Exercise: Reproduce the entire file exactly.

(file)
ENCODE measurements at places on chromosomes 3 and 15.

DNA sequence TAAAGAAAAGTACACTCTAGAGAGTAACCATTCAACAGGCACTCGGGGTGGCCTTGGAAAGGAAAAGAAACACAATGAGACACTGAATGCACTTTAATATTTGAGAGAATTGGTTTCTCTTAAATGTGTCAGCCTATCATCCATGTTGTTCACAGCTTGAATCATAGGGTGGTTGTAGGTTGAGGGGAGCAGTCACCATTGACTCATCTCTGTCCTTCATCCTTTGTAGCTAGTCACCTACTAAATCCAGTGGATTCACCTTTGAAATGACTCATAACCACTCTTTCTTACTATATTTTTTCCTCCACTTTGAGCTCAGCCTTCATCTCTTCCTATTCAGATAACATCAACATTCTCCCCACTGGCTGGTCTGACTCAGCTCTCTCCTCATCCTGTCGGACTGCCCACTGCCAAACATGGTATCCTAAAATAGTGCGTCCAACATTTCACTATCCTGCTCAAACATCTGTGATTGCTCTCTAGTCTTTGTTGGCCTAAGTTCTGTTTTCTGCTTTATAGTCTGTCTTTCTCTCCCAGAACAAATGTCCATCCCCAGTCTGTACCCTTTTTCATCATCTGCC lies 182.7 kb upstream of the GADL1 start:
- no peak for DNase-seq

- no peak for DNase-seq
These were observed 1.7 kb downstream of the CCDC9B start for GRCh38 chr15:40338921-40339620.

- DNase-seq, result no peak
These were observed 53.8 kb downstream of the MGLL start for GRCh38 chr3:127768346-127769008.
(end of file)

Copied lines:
ENCODE measurements at places on chromosomes 3 and 15.

DNA sequence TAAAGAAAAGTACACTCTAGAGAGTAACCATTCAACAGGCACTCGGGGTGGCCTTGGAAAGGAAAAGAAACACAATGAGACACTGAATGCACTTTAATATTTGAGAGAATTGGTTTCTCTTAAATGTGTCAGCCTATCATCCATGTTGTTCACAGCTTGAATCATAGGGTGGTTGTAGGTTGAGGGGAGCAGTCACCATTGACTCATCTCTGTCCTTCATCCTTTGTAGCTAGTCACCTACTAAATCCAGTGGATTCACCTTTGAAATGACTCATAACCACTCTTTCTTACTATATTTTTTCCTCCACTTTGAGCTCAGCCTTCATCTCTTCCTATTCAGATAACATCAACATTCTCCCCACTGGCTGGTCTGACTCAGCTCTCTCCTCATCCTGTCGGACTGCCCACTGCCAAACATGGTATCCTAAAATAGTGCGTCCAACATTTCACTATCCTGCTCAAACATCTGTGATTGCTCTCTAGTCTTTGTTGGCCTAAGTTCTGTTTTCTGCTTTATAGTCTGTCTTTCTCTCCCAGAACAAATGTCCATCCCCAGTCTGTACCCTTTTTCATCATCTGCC lies 182.7 kb upstream of the GADL1 start:
- no peak for DNase-seq

- no peak for DNase-seq
These were observed 1.7 kb downstream of the CCDC9B start for GRCh38 chr15:40338921-40339620.

- DNase-seq, result no peak
These were observed 53.8 kb downstream of the MGLL start for GRCh38 chr3:127768346-127769008.